$ /usr/libexec/PlistBuddy -c "print CFBundleExecutable" /System/Applications/

Cocoa and the open command

Native macOS applications are typically built using the Cocoa set of frameworks. In comparison to other operating systems, native macOS applications do not steal focus by default. If you attempt to run a Cocoa-based application by invoking its main executable directly on the terminal, the shell will run the app as a child process, capture its standard input, standard output and standard error, but the application will run on the background.

Try this out on the application. You should see application logs in your terminal, but the calculator window will not steal focus:

$ /System/Applications/

While this behaviour might be surprising at first, it allows the operating system to have control of whether an application runs in the foreground or in the background rather than delegating this responsibility to each application. To support this model, macOS provides the built-in open(1) that dates back to NextStep, the pre-cursor of Mac OS X. The open(1) command provides a plethora of options for running application bundles or load documents in application bundles. By default, it runs an application and brings their windows to the foreground, but this behaviour may be omitted using the -g option.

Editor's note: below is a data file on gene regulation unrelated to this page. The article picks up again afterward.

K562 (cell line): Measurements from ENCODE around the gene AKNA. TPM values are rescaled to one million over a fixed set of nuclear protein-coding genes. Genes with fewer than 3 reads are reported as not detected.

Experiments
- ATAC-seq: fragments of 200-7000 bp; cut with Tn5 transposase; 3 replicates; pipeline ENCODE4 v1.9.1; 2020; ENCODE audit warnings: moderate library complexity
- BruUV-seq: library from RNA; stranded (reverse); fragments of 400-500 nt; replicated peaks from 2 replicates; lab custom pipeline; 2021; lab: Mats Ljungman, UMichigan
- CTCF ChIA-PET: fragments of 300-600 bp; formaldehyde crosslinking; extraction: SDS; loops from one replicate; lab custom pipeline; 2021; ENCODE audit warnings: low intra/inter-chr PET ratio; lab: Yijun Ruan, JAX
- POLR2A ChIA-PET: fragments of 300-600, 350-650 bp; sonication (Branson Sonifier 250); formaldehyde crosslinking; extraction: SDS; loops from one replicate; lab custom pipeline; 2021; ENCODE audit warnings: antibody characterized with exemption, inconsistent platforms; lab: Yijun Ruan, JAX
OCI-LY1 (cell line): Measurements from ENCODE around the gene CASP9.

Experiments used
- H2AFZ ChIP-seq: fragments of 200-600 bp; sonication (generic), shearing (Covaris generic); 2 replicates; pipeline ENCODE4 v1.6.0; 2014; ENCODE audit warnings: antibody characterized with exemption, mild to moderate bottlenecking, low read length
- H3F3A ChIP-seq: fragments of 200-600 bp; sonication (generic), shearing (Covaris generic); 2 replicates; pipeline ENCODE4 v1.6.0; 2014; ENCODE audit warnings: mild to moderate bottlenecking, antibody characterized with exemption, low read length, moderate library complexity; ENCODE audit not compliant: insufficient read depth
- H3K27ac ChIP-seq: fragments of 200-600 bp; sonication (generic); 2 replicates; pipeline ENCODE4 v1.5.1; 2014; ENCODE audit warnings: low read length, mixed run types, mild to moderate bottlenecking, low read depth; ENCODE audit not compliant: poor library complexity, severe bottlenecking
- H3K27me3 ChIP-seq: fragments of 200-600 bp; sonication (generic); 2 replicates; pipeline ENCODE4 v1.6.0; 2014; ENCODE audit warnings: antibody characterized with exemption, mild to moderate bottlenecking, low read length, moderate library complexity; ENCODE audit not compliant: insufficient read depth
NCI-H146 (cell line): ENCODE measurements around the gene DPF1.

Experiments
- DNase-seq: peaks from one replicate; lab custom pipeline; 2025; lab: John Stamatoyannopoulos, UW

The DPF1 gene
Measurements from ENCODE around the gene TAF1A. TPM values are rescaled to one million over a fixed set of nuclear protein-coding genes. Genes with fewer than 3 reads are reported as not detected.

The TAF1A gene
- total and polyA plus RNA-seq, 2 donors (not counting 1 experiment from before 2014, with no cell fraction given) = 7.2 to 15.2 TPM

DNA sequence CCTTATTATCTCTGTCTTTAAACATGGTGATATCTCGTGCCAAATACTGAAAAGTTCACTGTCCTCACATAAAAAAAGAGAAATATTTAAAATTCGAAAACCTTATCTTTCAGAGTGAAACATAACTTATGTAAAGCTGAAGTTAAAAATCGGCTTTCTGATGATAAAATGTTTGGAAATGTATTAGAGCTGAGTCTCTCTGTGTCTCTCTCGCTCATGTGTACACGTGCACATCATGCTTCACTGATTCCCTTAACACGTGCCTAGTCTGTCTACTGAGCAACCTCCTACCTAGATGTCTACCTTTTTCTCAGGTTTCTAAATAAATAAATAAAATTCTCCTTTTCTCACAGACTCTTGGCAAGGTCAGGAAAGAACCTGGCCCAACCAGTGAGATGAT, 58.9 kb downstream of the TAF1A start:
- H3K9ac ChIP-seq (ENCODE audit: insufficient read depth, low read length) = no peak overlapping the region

Try this out on the

# Run the application on the foreground
$ open /System/Applications/
# Run the application on the background
$ open -g /System/Applications/

Improving on the defaults

If you paid attention when running the last examples, you noticed two important distinctions of open(1)’s default behaviour compared to directly running the application bundle’s executable:

Process hierarchy